children · environment · happiness · hugs · Nature · neuroscience · psychology

Tree Hugging Now Scientifically Validated – Uplift

hugging trees can be good for us

The term “tree hugger” has been applied to people viewed as uber-liberal or too idealistic, however… “it has been recently scientifically validated that hugging trees is actually good for you.”

Research has shown that you don’t even have to touch a tree to get better, you just need to be within its vicinity has a beneficial effect.

In a recently published book, Blinded by Science, the author Matthew Silverstone, proves scientifically that trees do in fact improve many health issues such as Attention Deficit Hyperactivity Disorder (ADHD), concentration levels, reaction times, depression and other forms of mental illness. He even points to research indicating a tree’s ability to alleviate headaches in humans seeking relief by communing with trees.

The author points to a number of studies that have shown that children show significant psychological and physiological improvement in terms of their health and well being when they interact with plants and trees. Specifically, the research indicates that children function better cognitively and emotionally in green environments and have more creative play in green areas. Also, he quotes a major public health report that investigated the association between green spaces and mental health concluded that “access to nature can significantly contribute to our mental capital and wellbeing”.

full article via Tree Hugging Now Scientifically Validated – Uplift.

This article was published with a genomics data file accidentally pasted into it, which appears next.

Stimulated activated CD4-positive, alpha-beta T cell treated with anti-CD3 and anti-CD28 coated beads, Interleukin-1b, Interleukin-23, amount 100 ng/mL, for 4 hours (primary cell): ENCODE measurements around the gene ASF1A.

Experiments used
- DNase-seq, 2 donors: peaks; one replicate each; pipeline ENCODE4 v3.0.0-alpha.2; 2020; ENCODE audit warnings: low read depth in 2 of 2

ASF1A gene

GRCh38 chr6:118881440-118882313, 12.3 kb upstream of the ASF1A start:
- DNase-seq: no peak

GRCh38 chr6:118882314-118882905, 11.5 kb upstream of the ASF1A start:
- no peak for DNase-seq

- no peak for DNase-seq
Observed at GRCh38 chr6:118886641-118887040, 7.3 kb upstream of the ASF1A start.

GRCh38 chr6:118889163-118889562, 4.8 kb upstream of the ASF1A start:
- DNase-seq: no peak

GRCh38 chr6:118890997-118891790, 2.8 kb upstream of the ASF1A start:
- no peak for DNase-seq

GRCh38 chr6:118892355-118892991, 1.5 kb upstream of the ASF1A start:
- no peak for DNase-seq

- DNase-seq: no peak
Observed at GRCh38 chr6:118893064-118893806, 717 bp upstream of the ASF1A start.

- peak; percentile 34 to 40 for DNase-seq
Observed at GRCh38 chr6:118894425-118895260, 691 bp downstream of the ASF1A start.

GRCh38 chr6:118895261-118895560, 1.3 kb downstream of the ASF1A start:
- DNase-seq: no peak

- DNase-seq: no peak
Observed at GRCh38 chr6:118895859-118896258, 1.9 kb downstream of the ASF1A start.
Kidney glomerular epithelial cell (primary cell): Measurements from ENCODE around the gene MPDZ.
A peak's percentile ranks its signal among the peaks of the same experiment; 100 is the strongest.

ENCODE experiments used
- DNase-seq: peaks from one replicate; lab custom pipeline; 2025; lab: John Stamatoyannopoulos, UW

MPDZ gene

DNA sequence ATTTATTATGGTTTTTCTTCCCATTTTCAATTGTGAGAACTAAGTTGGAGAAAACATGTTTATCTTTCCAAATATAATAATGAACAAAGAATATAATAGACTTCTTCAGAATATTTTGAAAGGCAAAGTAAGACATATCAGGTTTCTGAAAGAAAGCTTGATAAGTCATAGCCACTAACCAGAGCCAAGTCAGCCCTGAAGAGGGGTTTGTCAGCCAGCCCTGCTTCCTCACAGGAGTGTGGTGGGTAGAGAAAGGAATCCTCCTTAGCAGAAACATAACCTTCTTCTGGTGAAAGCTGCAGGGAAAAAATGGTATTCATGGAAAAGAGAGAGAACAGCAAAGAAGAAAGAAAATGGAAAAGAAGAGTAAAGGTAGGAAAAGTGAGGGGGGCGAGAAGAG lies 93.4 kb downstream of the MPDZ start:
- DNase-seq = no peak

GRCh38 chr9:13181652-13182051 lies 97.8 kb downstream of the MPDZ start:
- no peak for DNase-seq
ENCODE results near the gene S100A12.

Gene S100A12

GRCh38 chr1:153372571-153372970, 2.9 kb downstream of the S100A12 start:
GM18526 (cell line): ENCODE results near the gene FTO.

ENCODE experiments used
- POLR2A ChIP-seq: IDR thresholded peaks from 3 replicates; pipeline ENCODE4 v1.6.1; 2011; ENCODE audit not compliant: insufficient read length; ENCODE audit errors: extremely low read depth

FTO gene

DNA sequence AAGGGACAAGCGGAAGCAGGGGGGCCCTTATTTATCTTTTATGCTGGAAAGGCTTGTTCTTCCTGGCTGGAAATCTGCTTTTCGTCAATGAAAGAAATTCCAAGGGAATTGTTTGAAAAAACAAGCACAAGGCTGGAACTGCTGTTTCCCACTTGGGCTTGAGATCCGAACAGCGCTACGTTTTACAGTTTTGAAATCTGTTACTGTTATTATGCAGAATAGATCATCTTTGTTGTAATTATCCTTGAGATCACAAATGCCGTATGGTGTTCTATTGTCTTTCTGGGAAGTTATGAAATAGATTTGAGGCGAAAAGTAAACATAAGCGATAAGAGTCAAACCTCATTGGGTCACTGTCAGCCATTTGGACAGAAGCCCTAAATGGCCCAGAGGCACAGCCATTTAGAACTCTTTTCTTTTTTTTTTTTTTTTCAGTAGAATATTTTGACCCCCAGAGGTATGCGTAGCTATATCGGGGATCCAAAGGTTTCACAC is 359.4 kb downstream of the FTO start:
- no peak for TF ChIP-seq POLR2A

I”m sorry the article only looked at research in children, as more and more findings are showing the same improvements in adults from interacting and playing with nature, and even results that some would term “nature deprivation” or as Richard Louv calls it “Nature Deficit Disorder.”

One of my favorite little trivia facts is that there are microbes in soil that induce positive emotions in people, so digging in the dirt actually makes you happier. Plus helps you learn and concentrate more.

Hospital patients with a view of a tree or greenery from their room window were found to heal faster.

 

Those kinds of benefits are for everybody!

While I do feel like it’s important to make sure children get enough outdoor time, I continually want to drive home the message that not only should you encourage children to go outside and play, but adults too. We ALL need fresh air and nature and flowers and bugs and dirt.

cognition · environment · health · Nature · neuroscience · play

For developing brains and global health, it’s all about the trees

Nature
Trees are important for childhood development (Photo credit: @Doug88888)

As I head off on my latest grand adventure (a road-trip across Washington State), I will be driving through some fairly pristine landscapes; prairies, desert, forests, river basins. I love experiencing natural environments, even if it’s only from my car window. I find it rejuvenating and relaxing, more than a 90-minute massage! And enough research is coming out these days that finds I am not alone in my need for green spaces. So these two articles that were recently published seemed very timely for me. I know a lot of people wonder, “what does saving trees have anything to do with play?” Well, in a word, LOTS!